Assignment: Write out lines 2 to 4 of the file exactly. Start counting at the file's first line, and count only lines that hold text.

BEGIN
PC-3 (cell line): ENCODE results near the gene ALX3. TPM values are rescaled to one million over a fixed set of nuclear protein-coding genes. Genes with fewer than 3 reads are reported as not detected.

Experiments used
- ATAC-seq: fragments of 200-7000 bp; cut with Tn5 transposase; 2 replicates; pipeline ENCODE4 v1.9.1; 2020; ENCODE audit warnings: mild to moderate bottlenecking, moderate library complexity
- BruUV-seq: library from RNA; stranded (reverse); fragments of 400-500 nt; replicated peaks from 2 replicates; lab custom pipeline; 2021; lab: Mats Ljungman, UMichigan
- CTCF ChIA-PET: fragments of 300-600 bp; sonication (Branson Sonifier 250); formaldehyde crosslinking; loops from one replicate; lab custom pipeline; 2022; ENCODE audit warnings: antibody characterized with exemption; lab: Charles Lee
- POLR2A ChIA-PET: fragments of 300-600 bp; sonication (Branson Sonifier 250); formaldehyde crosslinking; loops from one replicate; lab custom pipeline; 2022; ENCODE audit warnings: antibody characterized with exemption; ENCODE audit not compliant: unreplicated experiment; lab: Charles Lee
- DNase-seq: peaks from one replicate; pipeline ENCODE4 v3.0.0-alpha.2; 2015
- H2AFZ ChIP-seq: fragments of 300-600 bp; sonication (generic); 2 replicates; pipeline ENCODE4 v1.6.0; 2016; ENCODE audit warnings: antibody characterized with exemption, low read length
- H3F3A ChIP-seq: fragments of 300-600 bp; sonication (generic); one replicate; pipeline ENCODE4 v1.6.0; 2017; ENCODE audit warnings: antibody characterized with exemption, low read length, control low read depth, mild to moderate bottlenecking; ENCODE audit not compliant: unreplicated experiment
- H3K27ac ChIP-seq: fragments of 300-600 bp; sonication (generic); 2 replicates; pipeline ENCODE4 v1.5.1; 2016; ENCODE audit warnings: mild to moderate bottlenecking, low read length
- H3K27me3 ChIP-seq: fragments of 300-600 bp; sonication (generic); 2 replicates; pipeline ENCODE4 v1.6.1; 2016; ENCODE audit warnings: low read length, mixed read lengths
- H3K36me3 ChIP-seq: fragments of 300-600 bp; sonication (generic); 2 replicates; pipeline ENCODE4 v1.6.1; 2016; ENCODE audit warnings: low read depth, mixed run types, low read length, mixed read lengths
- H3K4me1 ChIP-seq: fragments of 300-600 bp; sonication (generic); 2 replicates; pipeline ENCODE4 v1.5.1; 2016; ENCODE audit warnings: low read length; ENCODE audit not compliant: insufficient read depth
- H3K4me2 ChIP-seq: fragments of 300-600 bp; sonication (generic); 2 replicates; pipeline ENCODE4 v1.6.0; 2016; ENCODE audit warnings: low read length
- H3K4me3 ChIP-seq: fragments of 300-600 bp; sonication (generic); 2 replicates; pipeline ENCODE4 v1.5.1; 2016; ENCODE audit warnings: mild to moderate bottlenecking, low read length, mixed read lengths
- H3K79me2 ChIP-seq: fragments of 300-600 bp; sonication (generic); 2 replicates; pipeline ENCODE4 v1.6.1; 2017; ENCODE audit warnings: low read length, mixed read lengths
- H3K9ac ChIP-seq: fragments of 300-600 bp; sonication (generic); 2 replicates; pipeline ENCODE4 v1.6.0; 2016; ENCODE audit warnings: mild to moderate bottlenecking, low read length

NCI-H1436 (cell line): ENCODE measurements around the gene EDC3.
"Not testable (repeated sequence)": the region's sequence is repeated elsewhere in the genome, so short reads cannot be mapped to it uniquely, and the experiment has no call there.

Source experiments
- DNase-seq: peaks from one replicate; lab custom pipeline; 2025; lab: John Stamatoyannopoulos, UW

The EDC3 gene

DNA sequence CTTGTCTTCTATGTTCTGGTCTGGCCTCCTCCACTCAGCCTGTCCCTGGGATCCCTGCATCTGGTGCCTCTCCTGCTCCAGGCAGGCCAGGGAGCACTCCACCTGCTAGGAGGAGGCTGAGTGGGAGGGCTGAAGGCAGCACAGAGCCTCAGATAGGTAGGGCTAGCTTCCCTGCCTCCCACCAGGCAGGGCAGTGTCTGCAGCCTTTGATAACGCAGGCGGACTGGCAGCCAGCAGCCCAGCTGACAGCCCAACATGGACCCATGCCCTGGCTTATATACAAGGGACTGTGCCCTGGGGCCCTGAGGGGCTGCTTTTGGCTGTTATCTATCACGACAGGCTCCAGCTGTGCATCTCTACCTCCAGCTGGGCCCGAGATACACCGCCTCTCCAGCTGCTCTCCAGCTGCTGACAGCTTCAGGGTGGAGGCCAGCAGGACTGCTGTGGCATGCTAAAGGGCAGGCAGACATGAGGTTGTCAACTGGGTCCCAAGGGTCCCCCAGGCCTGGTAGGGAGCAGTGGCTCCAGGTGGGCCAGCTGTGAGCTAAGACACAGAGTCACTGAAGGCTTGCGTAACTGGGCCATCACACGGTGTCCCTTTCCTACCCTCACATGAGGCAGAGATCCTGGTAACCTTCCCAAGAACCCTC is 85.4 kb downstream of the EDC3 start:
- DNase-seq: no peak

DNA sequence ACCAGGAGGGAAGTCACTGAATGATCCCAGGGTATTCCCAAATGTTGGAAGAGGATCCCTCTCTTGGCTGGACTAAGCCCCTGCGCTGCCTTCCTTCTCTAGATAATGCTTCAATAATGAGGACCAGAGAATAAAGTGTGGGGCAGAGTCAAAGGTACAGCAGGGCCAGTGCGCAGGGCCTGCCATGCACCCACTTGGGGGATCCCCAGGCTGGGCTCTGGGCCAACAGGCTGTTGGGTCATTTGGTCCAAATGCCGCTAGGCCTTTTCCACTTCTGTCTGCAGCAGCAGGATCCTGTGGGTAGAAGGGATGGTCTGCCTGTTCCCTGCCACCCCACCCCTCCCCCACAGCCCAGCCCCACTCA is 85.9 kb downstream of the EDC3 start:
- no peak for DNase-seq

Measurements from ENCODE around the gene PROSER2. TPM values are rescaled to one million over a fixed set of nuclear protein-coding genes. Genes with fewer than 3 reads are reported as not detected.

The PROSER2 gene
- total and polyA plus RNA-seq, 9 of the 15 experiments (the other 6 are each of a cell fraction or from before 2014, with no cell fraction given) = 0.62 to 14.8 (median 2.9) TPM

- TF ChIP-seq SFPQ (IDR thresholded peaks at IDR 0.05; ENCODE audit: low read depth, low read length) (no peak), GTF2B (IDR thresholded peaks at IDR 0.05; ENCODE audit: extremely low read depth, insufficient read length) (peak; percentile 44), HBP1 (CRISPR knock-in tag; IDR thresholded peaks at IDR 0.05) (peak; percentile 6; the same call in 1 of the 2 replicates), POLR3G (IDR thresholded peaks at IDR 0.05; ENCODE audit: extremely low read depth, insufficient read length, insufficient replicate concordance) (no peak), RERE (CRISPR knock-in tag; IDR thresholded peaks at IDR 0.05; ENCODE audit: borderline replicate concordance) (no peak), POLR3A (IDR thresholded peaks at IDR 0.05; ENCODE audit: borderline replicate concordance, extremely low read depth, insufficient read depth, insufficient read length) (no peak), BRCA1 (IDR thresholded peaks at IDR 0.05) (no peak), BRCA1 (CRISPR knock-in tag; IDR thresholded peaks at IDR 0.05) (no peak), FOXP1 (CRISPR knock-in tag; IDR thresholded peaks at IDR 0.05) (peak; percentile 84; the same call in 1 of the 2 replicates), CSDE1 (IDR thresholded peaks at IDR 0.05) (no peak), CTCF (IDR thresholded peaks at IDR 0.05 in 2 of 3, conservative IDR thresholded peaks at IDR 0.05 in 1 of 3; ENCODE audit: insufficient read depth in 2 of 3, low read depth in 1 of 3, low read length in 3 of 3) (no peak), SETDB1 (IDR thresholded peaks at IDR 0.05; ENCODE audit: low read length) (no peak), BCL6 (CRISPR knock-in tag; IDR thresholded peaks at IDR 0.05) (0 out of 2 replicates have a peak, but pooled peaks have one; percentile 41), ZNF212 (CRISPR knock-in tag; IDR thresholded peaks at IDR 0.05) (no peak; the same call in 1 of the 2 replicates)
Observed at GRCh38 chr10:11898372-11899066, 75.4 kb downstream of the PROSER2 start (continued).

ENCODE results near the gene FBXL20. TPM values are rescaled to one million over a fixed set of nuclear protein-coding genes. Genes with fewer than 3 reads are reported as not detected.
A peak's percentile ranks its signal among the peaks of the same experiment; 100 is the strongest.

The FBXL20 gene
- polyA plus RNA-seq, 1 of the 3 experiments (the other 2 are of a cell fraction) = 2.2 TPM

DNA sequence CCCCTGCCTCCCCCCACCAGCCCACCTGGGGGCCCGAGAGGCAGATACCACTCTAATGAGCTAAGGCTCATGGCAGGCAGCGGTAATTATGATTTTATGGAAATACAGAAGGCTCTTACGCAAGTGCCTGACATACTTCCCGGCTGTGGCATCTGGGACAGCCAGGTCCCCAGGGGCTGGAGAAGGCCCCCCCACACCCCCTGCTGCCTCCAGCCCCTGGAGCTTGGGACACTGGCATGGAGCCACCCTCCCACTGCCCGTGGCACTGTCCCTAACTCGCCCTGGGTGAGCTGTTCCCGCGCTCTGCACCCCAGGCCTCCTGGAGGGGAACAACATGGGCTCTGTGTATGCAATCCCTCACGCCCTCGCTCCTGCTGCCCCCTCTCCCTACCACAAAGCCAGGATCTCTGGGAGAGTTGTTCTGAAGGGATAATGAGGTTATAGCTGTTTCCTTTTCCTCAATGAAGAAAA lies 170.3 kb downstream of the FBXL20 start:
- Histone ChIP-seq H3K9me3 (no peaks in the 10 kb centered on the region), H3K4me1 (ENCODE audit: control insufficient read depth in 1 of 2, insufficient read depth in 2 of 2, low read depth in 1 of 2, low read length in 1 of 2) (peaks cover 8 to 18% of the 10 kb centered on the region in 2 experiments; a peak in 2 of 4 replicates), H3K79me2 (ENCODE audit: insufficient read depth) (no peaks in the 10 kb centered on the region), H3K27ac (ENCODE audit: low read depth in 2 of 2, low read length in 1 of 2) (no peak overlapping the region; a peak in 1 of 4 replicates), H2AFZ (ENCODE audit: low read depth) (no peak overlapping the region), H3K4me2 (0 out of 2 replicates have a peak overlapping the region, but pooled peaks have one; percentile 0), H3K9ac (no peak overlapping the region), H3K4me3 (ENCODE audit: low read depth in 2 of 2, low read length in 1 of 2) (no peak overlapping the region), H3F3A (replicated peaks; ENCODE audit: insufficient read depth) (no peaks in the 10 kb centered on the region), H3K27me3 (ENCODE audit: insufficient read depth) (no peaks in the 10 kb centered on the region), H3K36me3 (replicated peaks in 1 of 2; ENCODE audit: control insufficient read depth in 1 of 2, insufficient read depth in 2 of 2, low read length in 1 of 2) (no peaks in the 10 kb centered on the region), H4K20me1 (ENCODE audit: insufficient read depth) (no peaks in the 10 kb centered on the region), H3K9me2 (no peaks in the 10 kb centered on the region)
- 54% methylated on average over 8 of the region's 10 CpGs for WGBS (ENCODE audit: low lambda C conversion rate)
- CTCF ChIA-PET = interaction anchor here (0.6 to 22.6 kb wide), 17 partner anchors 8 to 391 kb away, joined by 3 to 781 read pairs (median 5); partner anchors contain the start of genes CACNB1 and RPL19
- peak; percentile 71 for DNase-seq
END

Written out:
Experiments used
- ATAC-seq: fragments of 200-7000 bp; cut with Tn5 transposase; 2 replicates; pipeline ENCODE4 v1.9.1; 2020; ENCODE audit warnings: mild to moderate bottlenecking, moderate library complexity
- BruUV-seq: library from RNA; stranded (reverse); fragments of 400-500 nt; replicated peaks from 2 replicates; lab custom pipeline; 2021; lab: Mats Ljungman, UMichigan